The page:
by Victoria Heldt
Town of Buchanan v. Village of Kimberly
(Wisconsin Court of Appeals, December 6, 2011)
This case revolves around an agreement made between the Town of Buchanan and the Village of Kimberly regarding annexation. In 2000 the two municipalities designated a specific area within the Town as a Village growth area. The Town agreed not to oppose the Village’s annexation of land within the described area and the Village agreed not to try to annex land outside the area. In 2006 the Village annexed property known as Emons Farm that was situated outside the designated Village growth area. To settle the matter, the Village and the Town entered into an “intermunicipal agreement” in 2007. In it, the Village agreed to pay the Town $25,000 and to refrain from attracting property owners to annex additional property in the Town. On the other hand, it clarified that the Village may not disallow future annexation of property within the Town if a unanimous petition to do so is presented.
In 2009, the Village once again annexed property within the Town. The Town did not object, but claimed that it was entitled to five annual payments pursuant to Wis. Stat. §66.0217(14)(a)1. This statute states that the annexation of a property cannot take place unless the party petitioning for annexation agrees to pay the Town five annual payments equal to the amount of property taxes the Town would normally collect for the property. The Village was of the opinion that it was exempt from the payments under subd. 2 of the same statute, which states that, in the existence of a boundary agreement, the payment requirement does not apply. The Village argued that the intermunicipal agreement made in 2007 constituted a boundary agreement, so the payments were not required. The Town countered that the agreement was not a “boundary agreement” as defined by statute. The circuit court ruled in favor of the Town that the agreement was not a “boundary agreement.” It found it illogical to allow a one-time boundary negotiation for a specific instance to govern all future boundary agreements. It opined that doing so would “render meaningless the statute.”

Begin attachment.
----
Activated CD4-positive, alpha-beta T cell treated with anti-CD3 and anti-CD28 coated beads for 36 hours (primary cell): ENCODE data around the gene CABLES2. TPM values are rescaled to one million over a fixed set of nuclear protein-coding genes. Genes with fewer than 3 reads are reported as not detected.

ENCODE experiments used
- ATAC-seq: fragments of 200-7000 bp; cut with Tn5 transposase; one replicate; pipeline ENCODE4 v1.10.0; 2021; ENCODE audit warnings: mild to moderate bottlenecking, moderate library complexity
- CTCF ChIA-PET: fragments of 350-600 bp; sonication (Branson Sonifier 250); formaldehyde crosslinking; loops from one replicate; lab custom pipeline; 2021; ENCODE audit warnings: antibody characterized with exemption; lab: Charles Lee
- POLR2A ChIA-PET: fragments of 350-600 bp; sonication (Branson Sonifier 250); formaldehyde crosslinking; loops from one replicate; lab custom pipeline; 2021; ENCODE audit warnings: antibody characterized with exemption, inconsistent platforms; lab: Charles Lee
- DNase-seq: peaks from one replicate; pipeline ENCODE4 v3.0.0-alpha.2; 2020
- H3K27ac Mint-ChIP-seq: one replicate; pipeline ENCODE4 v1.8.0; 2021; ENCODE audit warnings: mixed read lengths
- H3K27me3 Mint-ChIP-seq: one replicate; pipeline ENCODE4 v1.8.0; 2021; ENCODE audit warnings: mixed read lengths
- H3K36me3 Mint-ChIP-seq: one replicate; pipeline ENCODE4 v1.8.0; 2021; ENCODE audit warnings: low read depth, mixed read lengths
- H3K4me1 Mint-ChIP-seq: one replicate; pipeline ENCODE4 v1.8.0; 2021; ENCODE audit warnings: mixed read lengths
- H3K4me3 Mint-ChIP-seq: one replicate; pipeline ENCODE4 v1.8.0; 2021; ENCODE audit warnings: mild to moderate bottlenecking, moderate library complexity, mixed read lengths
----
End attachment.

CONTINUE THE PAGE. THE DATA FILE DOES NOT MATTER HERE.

On appeal, the Town argued that the 2007-2008 version of Wis. Stat. §66.0301 applied while the Village argued that the 2005-2006 version of the statute applied. The two versions were identical except that the more recent version contained an additional subsection (6) which addressed agreements “determining all or a portion of the common boundary line between two municipalities.” The Court noted that it did not need to settle the conflict regarding which version applied since the intermunicipal agreement formed in 2007 did not constituted a boundary agreement per statute. In order to constitute an agreement under Wis. Stat. §66.0301, it must provide for “the receipt or furnishing of services or the joint exercise of any power or duty required or authorized by law.” Since the agreement made between the Village and the Town in 2007 contained no such provision, it did not qualify as a boundary agreement under the relevant statute. Consequently, the payment exception in §66.0217(14)(a)2 did not apply. The Court affirmed the circuit court’s decision in favor of the Town.